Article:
From Japan’s first dedicated artisan gin distillery, KI NO BI Kyoto Dry Gin is packed with unique flavours that speak to its heritage. One of my all-time favourites, this magnificent super-premium gin makes for an outstanding martini.


BUY NOW | $130.00
Gin Society has secured a limited batch of KI NO BI Gin, winner of the Global IWSC Contemporary Gin Trophy. This rare, ultra premium gin is exclusively available for the special price of $130 (RRP $150) + free delivery.


Made in a recognisable dry style with a distinct Japanese accent, KI NO BI (‘The Beauty of the Seasons’) Kyoto Dry Gin is inspired by tradition and distilled, blended and bottled in Kyoto. The juniper complements and showcases the local Japanese botanicals, including gyokuru tea, yellow yuzu (citrus) and hinoki wood chips. A fresh aroma of yuzu gives way to a thread of sanshō pepper that lingers like a morning mist in a bamboo forest. Ginger root gives a slightly warming, spicy finish. 


KI NO BI has not only mastered the science of distillation but also the age-old art of blending, by separating the botanicals in this gin into six different categories – base, citrus, tea, herbal, spice and floral – and distilling each category individually. Each is then blended in perfect balance to create the distinct KI NO BI flavour.


Bottled at 45.7% ABV, KI NO BI uses a rice spirit base and water sourced in the famous sake brewing district, Fushimi.


KI NO BI Kyoto Dry Gin was awarded one of the highest honours at the International Wine & Spirits Competition 2018 – The Contemporary Gin Trophy plus a Gold Medal in the Gin and Tonic category – and was ICONS OF GIN’s Craft Distiller of the Year 2019.


Despite the vast scattering of wildcard botanicals populating KI NO BI Kyoto Dry Gin, the initial sniff brings a great familiarity with it. Juniper is clearly present – oily, sappy and rich – but it’s the yuzu that quickly makes itself known, filling the nose with a sherbet flush that falls somewhere between orange pith and lemon flesh. The other botanicals aren’t quite quiet, but they all seem to blend together, with nothing too discernible save for a flicker of tea so subtle it’s almost as if you were dreaming it.

It’s not harsh or sharp or any mix of the two, but the flavours are so intense as to briefly stun. That lemon/yuzu combination dominates, joined by a briny sanshō taste and not-too-bitter tea. Sanshō and ginger conspire with a considerable 45.7% ABV to pack in some real heat, lighting a savoury fire in the chest that burns bright longer after the sip is supped. Juniper is present throughout the entire tasting process, cracking the whip every so often like a circus ringleader and ensuring none of the stranger ingredients get too carried away with themselves. It’s as strange as it is tasty, treading whole new boards for the category whilst weaving respect for its history into every sip.

andrew burge
Gin Society Expert




The Gin Is In

Could Japanese Gins be the next Japanese whiskey?

The Kyoto Distillery starts with a base of rice spirit, and then distills them in groups corresponding to their flavor profile. And those flavor profiles are nearly identical to the ones we classify each gin by when we review them.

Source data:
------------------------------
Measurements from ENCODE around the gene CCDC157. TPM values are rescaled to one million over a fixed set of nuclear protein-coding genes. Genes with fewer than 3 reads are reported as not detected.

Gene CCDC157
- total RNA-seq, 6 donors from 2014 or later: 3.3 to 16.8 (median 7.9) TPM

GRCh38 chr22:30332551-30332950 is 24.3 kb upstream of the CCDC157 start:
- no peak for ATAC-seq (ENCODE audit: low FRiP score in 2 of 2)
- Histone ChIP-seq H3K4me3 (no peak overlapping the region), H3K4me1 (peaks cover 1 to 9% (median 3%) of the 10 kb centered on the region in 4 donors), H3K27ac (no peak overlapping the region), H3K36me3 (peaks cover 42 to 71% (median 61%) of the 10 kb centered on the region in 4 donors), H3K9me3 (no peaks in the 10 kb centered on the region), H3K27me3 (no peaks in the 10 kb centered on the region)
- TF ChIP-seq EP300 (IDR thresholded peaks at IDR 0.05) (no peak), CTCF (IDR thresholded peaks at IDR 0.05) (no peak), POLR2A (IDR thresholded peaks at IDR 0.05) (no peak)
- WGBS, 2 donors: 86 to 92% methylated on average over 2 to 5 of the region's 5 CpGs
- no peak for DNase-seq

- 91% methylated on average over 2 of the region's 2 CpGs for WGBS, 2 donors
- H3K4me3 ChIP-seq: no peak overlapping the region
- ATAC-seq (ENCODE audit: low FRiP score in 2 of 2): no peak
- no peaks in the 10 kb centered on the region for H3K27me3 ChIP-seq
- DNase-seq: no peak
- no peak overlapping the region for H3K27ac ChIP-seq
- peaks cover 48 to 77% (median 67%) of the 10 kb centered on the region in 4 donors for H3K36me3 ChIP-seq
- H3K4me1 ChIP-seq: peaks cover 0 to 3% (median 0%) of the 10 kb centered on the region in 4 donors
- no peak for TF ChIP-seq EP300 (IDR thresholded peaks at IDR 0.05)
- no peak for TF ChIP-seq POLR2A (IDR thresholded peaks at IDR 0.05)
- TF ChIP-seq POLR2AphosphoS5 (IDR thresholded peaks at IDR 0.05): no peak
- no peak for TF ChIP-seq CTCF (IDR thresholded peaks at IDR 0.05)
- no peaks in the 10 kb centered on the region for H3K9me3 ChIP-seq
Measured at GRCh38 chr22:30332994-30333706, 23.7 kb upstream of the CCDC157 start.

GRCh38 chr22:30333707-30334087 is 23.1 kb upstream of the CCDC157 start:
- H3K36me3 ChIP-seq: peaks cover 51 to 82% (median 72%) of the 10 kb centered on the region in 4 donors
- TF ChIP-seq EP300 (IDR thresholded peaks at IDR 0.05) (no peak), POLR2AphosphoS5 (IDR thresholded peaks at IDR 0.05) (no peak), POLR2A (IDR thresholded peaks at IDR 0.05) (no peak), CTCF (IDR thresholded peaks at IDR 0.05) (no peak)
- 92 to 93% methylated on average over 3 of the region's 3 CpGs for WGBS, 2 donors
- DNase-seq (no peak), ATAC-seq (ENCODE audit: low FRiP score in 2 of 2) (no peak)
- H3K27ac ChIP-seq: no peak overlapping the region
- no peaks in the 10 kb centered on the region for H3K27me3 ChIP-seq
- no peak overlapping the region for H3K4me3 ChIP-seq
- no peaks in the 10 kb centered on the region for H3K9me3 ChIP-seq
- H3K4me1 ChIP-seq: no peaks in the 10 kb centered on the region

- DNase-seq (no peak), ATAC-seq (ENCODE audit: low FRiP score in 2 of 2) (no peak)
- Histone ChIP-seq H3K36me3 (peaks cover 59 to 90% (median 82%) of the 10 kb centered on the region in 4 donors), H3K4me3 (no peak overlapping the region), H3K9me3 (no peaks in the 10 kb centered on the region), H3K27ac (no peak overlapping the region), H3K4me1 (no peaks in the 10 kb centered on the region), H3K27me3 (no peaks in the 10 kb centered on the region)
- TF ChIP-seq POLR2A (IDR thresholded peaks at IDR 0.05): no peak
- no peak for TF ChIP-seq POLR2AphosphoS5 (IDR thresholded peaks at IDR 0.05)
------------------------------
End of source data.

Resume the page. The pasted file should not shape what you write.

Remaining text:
Citrus includes Yuzu and Lemon. The Base includes juniper, orris, and Hinoki, a kind of Japanese cypress tree whose wood is sweet and earthy. Ginger is the spice ingredient. Floral includes shiso and bamboo leaves. Sansho pepper adds an herbal note, and a flavor similar to Sichuan peppercorns.
And then there’s the tea category. Each category of botanicals is distilled separately and the blended to make the final Ki No Bi Gin.

Gin Foundry

Ki No Bi is a beautiful offering, with the so-dark-green-its-almost-black bottle not only printed on directly with white and foil, but embossed with the distillery logo and capped off with a copper lid. It screams luxury, especially once housed inside its gift box package. Granted, £45 is a lot of money for a bottle of gin, but given that this really and truly takes its drinker on an adventure though the Japanese countryside, we think it’s well worth it, and given its home country’s predilection towards collections, may well become something worth storing…

We’re excited by Ki No Bi. It’s a masterclass in making hyper local gin without making it hyper weird. If you compare the alien strangeness of the many Australian or South African gins on offer with the almost traditional elements of this Japanese offering, it shows just how well other, more unusual botanicals can combine with the beautiful juniper berry.


Introduced in late 2016, with its international release delayed until 2017, is this dry-style gin from Japan's first dedicated gin distillery. Master Distiller Alex Davies of the Kyoto Distillery uses a spirit base distilled from rice and adds botanicals like yellow yuzu, hinoki (cypress) wood chips, bamboo, gyokuro tea, and green sanshō (Japanese peppercorn) berries that are designated into: base, citrus, tea, herbal, spice, and floral. Each botanical category is steeped into the rice spirit, which is then individually distilled before blending together. It is brought to proof using water from Fushimi, known for its purity. Ki No Bi translates to "the beauty of the seasons" and is bottled at 45.7% ABV.


Andrew Burge, Founder of Gin Society, shares his favourite cocktail recipe to make with KI NO BI Kyoto Dry Gin. 



60mL KI NO BI Kyoto Dry Gin

1 tsp Vermouth

Chill a martini glass with ice.


Pour KI NO BI Kyoto Dry Gin and Vermouth into a mixing glass filled with ice and stir carefully.

Strain into the serving glass (dump the ice) and finish with your garnish of choice. 

andrew burge
Gin Society Expert


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